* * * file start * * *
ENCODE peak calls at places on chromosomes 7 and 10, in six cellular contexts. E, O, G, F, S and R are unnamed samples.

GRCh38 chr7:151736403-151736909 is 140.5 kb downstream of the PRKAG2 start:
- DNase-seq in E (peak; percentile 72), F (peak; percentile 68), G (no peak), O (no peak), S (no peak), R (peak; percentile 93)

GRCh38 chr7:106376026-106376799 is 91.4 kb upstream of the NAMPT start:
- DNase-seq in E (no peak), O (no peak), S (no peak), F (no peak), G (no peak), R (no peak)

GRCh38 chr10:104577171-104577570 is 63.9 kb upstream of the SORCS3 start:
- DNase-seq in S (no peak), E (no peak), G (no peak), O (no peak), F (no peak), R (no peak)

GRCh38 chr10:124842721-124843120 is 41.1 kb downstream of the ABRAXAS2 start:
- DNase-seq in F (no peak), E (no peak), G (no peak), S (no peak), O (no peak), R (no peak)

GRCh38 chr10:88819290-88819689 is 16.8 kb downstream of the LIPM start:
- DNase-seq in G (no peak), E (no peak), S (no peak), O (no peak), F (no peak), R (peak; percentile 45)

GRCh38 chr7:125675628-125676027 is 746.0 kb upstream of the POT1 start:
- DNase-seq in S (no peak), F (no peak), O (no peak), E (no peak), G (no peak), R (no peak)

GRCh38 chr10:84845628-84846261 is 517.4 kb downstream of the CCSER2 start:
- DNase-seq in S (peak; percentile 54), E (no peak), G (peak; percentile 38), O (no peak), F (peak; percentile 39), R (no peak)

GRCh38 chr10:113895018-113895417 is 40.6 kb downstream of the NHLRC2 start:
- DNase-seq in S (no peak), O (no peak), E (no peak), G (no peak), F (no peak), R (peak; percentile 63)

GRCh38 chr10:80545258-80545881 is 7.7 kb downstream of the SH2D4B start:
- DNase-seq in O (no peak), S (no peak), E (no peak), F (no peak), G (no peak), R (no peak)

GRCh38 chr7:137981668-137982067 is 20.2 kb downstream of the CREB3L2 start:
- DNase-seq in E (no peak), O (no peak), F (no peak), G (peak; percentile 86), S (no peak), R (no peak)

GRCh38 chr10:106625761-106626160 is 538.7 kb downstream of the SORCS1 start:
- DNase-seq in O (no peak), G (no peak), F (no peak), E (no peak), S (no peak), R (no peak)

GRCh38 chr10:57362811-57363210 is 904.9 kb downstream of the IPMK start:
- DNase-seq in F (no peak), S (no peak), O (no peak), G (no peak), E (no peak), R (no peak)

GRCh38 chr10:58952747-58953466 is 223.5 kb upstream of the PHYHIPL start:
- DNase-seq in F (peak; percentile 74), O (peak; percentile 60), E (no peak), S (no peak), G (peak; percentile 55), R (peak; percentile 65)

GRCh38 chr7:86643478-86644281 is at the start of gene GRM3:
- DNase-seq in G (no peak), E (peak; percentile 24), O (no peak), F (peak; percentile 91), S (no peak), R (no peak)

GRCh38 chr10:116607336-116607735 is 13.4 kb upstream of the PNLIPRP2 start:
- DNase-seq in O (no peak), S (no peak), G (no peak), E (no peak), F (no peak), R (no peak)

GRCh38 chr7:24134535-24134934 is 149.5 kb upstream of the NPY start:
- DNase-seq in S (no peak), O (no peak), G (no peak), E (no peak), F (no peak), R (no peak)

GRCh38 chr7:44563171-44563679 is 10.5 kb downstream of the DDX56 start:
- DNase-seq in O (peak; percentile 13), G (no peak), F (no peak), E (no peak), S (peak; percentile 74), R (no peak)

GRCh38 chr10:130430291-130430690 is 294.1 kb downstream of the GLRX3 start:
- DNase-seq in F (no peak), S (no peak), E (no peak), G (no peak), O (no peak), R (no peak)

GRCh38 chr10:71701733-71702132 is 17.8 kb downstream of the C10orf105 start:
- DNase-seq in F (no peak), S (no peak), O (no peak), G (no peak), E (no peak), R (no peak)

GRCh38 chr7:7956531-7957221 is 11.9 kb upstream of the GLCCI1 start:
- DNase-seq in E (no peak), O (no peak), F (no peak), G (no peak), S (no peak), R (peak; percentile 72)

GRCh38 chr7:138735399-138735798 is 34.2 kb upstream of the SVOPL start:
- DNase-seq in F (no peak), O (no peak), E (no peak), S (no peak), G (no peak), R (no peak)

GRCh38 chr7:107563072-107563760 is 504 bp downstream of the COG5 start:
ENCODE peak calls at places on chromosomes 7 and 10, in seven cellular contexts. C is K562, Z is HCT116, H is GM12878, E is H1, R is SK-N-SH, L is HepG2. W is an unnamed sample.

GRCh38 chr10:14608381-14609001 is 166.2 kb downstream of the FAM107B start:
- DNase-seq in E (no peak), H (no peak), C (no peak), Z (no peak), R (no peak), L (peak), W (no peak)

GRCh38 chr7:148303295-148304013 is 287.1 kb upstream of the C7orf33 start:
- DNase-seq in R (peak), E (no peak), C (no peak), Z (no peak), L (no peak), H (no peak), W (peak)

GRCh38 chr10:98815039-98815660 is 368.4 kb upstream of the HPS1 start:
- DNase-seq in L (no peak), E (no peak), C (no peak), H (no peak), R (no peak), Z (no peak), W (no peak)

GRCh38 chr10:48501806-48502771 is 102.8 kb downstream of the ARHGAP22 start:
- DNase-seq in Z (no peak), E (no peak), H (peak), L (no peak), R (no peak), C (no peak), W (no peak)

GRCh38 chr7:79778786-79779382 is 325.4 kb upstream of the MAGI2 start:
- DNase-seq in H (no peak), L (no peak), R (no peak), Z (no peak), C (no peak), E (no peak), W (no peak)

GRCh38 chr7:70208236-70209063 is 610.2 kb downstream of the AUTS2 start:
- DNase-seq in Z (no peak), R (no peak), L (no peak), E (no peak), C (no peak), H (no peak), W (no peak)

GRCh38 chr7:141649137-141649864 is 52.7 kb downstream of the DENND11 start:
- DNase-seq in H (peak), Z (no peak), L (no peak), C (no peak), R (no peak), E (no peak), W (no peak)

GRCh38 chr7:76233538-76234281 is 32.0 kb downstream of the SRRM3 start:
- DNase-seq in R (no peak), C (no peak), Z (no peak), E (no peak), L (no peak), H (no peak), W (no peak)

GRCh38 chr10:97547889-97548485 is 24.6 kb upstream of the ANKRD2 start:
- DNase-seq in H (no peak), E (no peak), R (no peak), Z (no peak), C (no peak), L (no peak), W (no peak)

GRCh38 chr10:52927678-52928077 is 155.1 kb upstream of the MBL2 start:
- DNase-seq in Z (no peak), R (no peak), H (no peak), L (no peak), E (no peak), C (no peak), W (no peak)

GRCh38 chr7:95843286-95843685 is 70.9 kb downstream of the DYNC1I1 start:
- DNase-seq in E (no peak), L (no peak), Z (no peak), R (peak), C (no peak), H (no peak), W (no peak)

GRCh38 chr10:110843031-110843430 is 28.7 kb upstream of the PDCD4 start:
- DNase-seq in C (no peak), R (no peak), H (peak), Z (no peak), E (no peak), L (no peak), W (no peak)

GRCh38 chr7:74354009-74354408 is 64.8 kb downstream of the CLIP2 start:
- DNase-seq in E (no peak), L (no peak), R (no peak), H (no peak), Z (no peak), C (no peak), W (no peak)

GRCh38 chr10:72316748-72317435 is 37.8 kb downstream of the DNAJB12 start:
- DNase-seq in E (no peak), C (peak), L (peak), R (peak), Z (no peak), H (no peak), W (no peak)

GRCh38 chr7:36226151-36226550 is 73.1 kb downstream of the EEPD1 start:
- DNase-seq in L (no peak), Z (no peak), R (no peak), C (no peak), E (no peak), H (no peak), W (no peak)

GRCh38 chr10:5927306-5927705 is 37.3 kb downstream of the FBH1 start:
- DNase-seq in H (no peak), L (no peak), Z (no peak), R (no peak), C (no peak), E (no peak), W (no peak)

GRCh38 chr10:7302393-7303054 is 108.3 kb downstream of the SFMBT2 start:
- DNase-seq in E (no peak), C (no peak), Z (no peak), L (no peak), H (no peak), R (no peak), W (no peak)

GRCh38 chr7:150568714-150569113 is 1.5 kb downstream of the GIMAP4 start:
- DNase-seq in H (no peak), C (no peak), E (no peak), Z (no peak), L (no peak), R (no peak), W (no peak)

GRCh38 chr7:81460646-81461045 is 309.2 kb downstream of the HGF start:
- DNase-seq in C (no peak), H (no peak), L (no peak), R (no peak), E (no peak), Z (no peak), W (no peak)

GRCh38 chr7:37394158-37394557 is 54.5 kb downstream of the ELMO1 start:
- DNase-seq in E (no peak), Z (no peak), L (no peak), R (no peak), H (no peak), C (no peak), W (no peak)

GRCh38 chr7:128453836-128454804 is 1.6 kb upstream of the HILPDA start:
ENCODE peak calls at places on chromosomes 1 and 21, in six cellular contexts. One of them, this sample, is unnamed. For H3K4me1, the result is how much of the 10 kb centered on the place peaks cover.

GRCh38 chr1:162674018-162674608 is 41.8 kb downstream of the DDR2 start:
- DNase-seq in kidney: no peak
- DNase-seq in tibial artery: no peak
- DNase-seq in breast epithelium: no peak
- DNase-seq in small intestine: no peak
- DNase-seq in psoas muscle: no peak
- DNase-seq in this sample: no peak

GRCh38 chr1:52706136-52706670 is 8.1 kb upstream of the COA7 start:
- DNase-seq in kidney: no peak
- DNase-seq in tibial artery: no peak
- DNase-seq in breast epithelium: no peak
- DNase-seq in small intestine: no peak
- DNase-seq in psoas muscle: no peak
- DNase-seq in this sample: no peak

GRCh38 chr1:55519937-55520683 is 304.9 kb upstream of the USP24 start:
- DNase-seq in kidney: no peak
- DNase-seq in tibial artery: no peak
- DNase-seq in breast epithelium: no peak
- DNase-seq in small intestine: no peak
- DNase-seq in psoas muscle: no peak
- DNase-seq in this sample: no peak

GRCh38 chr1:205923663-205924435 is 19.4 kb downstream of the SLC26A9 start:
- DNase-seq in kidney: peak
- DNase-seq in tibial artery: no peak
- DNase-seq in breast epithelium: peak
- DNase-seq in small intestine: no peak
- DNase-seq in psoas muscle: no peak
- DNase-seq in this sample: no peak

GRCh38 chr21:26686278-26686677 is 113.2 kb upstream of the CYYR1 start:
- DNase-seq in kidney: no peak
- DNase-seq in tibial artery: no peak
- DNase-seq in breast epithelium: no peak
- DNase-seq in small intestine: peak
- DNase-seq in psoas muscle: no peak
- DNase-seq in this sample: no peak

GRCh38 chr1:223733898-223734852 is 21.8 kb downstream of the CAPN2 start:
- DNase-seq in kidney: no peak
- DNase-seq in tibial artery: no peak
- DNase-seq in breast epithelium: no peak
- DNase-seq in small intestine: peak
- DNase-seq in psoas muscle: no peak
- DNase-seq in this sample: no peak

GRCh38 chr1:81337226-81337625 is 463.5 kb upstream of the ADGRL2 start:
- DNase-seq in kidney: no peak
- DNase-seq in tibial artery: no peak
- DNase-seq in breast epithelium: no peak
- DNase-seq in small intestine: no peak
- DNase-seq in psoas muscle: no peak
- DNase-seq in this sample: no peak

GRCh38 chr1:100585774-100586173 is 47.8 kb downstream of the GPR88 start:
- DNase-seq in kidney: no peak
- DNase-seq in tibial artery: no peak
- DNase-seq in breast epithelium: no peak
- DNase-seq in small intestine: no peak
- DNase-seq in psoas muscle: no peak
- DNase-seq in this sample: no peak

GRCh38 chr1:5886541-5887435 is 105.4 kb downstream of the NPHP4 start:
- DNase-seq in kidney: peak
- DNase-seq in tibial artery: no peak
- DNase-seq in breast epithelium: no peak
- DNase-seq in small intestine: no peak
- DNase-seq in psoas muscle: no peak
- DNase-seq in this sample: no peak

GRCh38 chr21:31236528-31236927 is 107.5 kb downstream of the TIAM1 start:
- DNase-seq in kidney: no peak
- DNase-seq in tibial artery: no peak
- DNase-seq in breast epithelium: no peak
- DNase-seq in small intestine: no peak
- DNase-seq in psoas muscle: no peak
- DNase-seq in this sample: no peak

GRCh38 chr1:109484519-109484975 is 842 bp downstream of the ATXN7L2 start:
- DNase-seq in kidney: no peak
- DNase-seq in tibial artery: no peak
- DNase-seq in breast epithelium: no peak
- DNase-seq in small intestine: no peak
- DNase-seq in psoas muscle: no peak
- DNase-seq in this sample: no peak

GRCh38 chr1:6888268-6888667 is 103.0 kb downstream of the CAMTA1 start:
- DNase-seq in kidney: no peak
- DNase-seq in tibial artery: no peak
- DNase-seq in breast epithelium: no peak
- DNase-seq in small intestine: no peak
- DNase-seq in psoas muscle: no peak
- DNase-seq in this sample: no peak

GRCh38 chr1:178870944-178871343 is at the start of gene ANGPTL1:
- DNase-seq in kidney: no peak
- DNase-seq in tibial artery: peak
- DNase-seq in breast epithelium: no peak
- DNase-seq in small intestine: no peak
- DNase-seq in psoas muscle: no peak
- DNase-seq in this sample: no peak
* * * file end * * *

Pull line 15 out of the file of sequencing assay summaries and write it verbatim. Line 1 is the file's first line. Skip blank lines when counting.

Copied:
- DNase-seq in S (peak; percentile 54), E (no peak), G (peak; percentile 38), O (no peak), F (peak; percentile 39), R (no peak)